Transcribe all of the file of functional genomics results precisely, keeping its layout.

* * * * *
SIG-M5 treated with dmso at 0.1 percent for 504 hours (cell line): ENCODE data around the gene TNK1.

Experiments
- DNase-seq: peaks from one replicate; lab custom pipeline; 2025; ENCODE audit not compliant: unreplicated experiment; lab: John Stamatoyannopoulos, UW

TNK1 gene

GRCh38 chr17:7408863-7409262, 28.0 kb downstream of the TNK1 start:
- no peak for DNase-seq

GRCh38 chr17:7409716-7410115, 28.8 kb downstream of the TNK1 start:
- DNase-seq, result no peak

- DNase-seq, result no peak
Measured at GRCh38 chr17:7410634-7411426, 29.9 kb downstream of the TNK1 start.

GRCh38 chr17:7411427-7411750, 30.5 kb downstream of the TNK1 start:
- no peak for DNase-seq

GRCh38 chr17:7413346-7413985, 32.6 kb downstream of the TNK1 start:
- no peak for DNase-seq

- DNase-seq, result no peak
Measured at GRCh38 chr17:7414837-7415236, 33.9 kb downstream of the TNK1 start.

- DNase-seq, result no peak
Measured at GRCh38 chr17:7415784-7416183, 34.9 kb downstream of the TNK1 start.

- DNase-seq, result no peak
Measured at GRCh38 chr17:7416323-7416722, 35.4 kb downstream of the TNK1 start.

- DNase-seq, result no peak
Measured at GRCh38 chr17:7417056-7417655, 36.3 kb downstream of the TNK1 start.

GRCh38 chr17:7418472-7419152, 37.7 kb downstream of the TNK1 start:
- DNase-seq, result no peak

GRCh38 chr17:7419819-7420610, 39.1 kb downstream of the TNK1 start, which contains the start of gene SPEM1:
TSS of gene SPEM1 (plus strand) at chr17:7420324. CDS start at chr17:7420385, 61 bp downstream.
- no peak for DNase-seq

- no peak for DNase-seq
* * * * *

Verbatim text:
SIG-M5 treated with dmso at 0.1 percent for 504 hours (cell line): ENCODE data around the gene TNK1.

Experiments
- DNase-seq: peaks from one replicate; lab custom pipeline; 2025; ENCODE audit not compliant: unreplicated experiment; lab: John Stamatoyannopoulos, UW

TNK1 gene

GRCh38 chr17:7408863-7409262, 28.0 kb downstream of the TNK1 start:
- no peak for DNase-seq

GRCh38 chr17:7409716-7410115, 28.8 kb downstream of the TNK1 start:
- DNase-seq, result no peak

- DNase-seq, result no peak
Measured at GRCh38 chr17:7410634-7411426, 29.9 kb downstream of the TNK1 start.

GRCh38 chr17:7411427-7411750, 30.5 kb downstream of the TNK1 start:
- no peak for DNase-seq

GRCh38 chr17:7413346-7413985, 32.6 kb downstream of the TNK1 start:
- no peak for DNase-seq

- DNase-seq, result no peak
Measured at GRCh38 chr17:7414837-7415236, 33.9 kb downstream of the TNK1 start.

- DNase-seq, result no peak
Measured at GRCh38 chr17:7415784-7416183, 34.9 kb downstream of the TNK1 start.

- DNase-seq, result no peak
Measured at GRCh38 chr17:7416323-7416722, 35.4 kb downstream of the TNK1 start.

- DNase-seq, result no peak
Measured at GRCh38 chr17:7417056-7417655, 36.3 kb downstream of the TNK1 start.

GRCh38 chr17:7418472-7419152, 37.7 kb downstream of the TNK1 start:
- DNase-seq, result no peak

GRCh38 chr17:7419819-7420610, 39.1 kb downstream of the TNK1 start, which contains the start of gene SPEM1:
TSS of gene SPEM1 (plus strand) at chr17:7420324. CDS start at chr17:7420385, 61 bp downstream.
- no peak for DNase-seq

- no peak for DNase-seq